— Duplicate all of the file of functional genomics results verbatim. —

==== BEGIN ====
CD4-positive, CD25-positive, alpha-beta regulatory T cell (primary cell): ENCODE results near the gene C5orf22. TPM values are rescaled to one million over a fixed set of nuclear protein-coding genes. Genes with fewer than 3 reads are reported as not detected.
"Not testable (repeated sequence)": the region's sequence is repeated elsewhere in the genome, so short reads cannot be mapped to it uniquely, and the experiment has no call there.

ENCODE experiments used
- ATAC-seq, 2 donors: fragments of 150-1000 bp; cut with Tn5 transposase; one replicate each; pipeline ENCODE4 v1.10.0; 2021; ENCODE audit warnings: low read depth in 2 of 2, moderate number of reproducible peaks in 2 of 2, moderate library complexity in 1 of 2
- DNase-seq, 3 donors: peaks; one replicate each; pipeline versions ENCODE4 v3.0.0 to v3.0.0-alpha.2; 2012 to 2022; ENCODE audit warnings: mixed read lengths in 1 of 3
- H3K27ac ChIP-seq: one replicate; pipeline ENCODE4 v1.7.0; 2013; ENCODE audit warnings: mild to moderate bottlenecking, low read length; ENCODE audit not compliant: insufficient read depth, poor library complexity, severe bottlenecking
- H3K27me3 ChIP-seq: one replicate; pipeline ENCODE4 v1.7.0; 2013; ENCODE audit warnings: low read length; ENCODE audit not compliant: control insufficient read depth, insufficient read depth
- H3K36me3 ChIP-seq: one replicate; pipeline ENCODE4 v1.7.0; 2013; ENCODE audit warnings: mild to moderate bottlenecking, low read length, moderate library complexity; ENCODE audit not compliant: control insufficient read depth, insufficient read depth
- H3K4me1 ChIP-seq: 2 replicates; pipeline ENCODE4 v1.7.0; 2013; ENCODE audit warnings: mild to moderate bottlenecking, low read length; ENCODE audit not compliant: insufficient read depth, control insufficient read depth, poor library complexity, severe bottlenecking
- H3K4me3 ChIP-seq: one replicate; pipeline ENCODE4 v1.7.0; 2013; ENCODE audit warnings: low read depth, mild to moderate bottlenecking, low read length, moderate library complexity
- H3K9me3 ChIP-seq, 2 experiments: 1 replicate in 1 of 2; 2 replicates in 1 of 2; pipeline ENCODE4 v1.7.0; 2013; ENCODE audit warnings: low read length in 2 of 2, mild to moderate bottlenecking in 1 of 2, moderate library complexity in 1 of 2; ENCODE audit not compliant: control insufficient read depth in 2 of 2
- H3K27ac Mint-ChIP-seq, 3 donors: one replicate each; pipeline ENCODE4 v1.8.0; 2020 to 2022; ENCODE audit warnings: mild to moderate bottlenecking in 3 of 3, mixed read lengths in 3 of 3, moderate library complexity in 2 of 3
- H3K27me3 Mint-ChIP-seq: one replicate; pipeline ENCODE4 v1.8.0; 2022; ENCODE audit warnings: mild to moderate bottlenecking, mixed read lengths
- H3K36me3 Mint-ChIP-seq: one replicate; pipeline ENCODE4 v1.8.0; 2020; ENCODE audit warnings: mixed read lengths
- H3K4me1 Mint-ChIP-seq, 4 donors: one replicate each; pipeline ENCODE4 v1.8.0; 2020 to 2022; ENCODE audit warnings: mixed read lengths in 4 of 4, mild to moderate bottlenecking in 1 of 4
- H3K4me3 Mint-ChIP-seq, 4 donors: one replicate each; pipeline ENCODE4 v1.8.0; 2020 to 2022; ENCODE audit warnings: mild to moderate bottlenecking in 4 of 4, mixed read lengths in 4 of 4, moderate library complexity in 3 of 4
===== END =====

CD4-positive, CD25-positive, alpha-beta regulatory T cell (primary cell): ENCODE results near the gene C5orf22. TPM values are rescaled to one million over a fixed set of nuclear protein-coding genes. Genes with fewer than 3 reads are reported as not detected.
"Not testable (repeated sequence)": the region's sequence is repeated elsewhere in the genome, so short reads cannot be mapped to it uniquely, and the experiment has no call there.

ENCODE experiments used
- ATAC-seq, 2 donors: fragments of 150-1000 bp; cut with Tn5 transposase; one replicate each; pipeline ENCODE4 v1.10.0; 2021; ENCODE audit warnings: low read depth in 2 of 2, moderate number of reproducible peaks in 2 of 2, moderate library complexity in 1 of 2
- DNase-seq, 3 donors: peaks; one replicate each; pipeline versions ENCODE4 v3.0.0 to v3.0.0-alpha.2; 2012 to 2022; ENCODE audit warnings: mixed read lengths in 1 of 3
- H3K27ac ChIP-seq: one replicate; pipeline ENCODE4 v1.7.0; 2013; ENCODE audit warnings: mild to moderate bottlenecking, low read length; ENCODE audit not compliant: insufficient read depth, poor library complexity, severe bottlenecking
- H3K27me3 ChIP-seq: one replicate; pipeline ENCODE4 v1.7.0; 2013; ENCODE audit warnings: low read length; ENCODE audit not compliant: control insufficient read depth, insufficient read depth
- H3K36me3 ChIP-seq: one replicate; pipeline ENCODE4 v1.7.0; 2013; ENCODE audit warnings: mild to moderate bottlenecking, low read length, moderate library complexity; ENCODE audit not compliant: control insufficient read depth, insufficient read depth
- H3K4me1 ChIP-seq: 2 replicates; pipeline ENCODE4 v1.7.0; 2013; ENCODE audit warnings: mild to moderate bottlenecking, low read length; ENCODE audit not compliant: insufficient read depth, control insufficient read depth, poor library complexity, severe bottlenecking
- H3K4me3 ChIP-seq: one replicate; pipeline ENCODE4 v1.7.0; 2013; ENCODE audit warnings: low read depth, mild to moderate bottlenecking, low read length, moderate library complexity
- H3K9me3 ChIP-seq, 2 experiments: 1 replicate in 1 of 2; 2 replicates in 1 of 2; pipeline ENCODE4 v1.7.0; 2013; ENCODE audit warnings: low read length in 2 of 2, mild to moderate bottlenecking in 1 of 2, moderate library complexity in 1 of 2; ENCODE audit not compliant: control insufficient read depth in 2 of 2
- H3K27ac Mint-ChIP-seq, 3 donors: one replicate each; pipeline ENCODE4 v1.8.0; 2020 to 2022; ENCODE audit warnings: mild to moderate bottlenecking in 3 of 3, mixed read lengths in 3 of 3, moderate library complexity in 2 of 3
- H3K27me3 Mint-ChIP-seq: one replicate; pipeline ENCODE4 v1.8.0; 2022; ENCODE audit warnings: mild to moderate bottlenecking, mixed read lengths
- H3K36me3 Mint-ChIP-seq: one replicate; pipeline ENCODE4 v1.8.0; 2020; ENCODE audit warnings: mixed read lengths
- H3K4me1 Mint-ChIP-seq, 4 donors: one replicate each; pipeline ENCODE4 v1.8.0; 2020 to 2022; ENCODE audit warnings: mixed read lengths in 4 of 4, mild to moderate bottlenecking in 1 of 4
- H3K4me3 Mint-ChIP-seq, 4 donors: one replicate each; pipeline ENCODE4 v1.8.0; 2020 to 2022; ENCODE audit warnings: mild to moderate bottlenecking in 4 of 4, mixed read lengths in 4 of 4, moderate library complexity in 3 of 4